Exiles, Come Home: a midweek homily

Two weeks ago David Griffin spoke on Isaiah 54:1-10 at our mid-week eucharist

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It is not for nothing that book of Isaiah has earned the nickname “The Fifth Gospel.” Although it begins with warnings of judgment, the book concludes with some of the most encouraging promises of redemption that we find in the Old Testament. Indeed, our passage today is the Servant Song that comes right after the famous suffering servant of chapter 53; chapter 54 is the message of hope after the servant’s great suffering in the last chapter. That message is: God remembers his promises, so he wants you who are exiles and strangers to him to come home and dwell with him.

From chapter 40 on, Isaiah is addressing the exiled people of Judah. Because of Judah’s chasing after other gods and failure to do justice to the oppressed, God allowed the Babylonian armies to conquer his chosen people. As a result, the enemy deported a large chunk of Judah’s population to live in Babylon. All that to say, the nation of Judah finds itself trapped in a foreign land, longing for the land that God had promised to his people. They’re wondering: has God forgotten us? Can we really worship God outside of Jerusalem, the holy city where his Temple was destroyed?

Then, after the Persians take over, King Cyrus announces that all exiles can return to their foreign lands. From Chapter 40 onward, Isaiah exclaims: don’t despair! This is really happening! Don’t feel defeated and helpless, for the Lord is restoring your fortunes! Come home, all you exiles, strangers in a foreign land, displaced by war!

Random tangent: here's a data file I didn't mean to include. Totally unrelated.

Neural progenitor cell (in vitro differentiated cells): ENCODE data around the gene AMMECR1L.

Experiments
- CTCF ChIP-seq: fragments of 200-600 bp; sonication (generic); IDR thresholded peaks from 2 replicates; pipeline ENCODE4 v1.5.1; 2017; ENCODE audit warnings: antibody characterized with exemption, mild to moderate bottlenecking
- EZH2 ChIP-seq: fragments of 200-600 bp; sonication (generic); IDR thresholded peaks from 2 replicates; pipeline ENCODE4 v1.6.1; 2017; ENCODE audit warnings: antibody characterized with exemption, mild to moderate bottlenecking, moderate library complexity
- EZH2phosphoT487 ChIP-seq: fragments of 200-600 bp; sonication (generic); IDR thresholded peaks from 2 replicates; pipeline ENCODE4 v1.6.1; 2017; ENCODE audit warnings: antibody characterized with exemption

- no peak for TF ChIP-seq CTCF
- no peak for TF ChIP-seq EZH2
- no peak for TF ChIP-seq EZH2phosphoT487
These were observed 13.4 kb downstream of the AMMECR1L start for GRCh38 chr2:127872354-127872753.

The imagery used here is stunning. The people of Judah in exile are compared to a barren woman, for God’s people has been reduced to a remnant of what they once were. But in just a little while the barren woman (Judah) will soon have children in abundance. You’re going to need a much bigger tent for all the kids you’ll be having!

Don’t be afraid, says Isaiah, who then compares Judah to a divorced woman, covered in shame and feeling abandoned. My absence was only temporary, says the Lord God. I am your husband, and I will always keep my vows. My momentary anger is nothing compared to my everlasting love for you! And I swear from this day forth that it will never happen again. Come home to me!

Our reading from Galatians today quotes this passage, but Paul creatively applies it now to Jesus. In the New Testament, of course, Jesus is the Suffering Servant, Israel in exile. So Paul connects the barren one to Sarah to suggest that the church fulfills the many children promised in Isaiah and, spiritually speaking, the children of the promise God made to Sarah. And because God’s people are his children by promise, they are not his children by virtue of doing the works of the law. No, they inherit the promise by faith in Jesus, in whom all God’s promises are made good. So now God’s family can encompass all the nations of the earth, and not just ethnic Israel.

And so, Isaiah speaks to us here by way of Jesus. And the overall message is: you who are far off, estranged from God and his family, the door is wide open! Come home from your exile away from the Lord Jesus, your husband, redeemer, and friend.